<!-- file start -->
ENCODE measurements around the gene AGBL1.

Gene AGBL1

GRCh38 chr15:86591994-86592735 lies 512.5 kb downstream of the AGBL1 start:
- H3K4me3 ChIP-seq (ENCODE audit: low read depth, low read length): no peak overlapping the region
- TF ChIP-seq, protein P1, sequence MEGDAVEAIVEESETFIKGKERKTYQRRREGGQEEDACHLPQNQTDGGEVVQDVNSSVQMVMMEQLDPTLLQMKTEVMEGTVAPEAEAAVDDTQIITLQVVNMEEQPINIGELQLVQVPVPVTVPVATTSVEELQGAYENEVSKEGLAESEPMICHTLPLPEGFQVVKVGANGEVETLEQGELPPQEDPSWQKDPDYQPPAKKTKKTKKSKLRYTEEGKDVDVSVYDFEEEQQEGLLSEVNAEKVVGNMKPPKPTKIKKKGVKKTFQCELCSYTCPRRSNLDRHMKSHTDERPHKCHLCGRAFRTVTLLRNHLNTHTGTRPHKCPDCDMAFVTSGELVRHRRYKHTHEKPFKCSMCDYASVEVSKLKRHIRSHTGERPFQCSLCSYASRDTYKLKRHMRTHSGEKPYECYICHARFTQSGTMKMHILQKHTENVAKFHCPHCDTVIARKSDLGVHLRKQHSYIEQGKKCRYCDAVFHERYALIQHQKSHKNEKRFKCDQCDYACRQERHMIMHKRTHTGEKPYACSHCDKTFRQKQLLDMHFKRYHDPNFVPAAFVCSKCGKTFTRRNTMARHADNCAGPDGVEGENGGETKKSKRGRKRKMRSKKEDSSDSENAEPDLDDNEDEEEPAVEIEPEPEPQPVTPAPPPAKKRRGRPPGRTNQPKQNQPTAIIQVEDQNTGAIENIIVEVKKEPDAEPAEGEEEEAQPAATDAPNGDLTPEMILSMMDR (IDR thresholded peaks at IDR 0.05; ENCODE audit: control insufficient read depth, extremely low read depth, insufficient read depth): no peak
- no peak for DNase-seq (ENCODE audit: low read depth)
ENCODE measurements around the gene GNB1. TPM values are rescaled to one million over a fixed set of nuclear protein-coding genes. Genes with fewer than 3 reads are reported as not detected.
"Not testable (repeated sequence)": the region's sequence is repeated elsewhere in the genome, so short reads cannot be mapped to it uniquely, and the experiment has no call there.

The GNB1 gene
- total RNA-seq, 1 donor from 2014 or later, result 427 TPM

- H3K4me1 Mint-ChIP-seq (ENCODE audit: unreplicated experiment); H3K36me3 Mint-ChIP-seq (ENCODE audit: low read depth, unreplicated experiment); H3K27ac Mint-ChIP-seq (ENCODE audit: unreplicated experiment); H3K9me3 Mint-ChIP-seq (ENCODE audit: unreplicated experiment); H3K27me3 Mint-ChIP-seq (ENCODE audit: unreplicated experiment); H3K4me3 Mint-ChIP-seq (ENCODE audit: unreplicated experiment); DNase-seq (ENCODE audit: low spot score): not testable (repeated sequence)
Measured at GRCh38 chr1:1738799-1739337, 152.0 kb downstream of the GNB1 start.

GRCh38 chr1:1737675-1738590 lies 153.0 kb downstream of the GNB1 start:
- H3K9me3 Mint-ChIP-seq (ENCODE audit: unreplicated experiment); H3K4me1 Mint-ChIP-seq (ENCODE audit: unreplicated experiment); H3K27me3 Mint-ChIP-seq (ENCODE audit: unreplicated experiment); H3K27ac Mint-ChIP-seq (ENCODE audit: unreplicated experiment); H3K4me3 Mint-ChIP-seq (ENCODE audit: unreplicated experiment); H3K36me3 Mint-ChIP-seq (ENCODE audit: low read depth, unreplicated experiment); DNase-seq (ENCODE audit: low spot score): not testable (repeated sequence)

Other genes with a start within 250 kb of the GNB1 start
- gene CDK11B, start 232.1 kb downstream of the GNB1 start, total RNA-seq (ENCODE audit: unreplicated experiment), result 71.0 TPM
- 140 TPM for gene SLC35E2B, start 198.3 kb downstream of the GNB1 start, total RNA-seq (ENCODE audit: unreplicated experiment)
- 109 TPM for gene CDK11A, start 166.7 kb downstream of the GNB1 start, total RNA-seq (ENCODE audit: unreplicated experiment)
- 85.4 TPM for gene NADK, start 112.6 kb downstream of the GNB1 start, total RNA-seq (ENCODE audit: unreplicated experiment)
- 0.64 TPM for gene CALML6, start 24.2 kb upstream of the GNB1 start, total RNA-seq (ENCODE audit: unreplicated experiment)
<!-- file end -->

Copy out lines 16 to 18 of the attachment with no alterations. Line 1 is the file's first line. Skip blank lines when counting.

- gene CDK11B, start 232.1 kb downstream of the GNB1 start, total RNA-seq (ENCODE audit: unreplicated experiment), result 71.0 TPM
- 140 TPM for gene SLC35E2B, start 198.3 kb downstream of the GNB1 start, total RNA-seq (ENCODE audit: unreplicated experiment)
- 109 TPM for gene CDK11A, start 166.7 kb downstream of the GNB1 start, total RNA-seq (ENCODE audit: unreplicated experiment)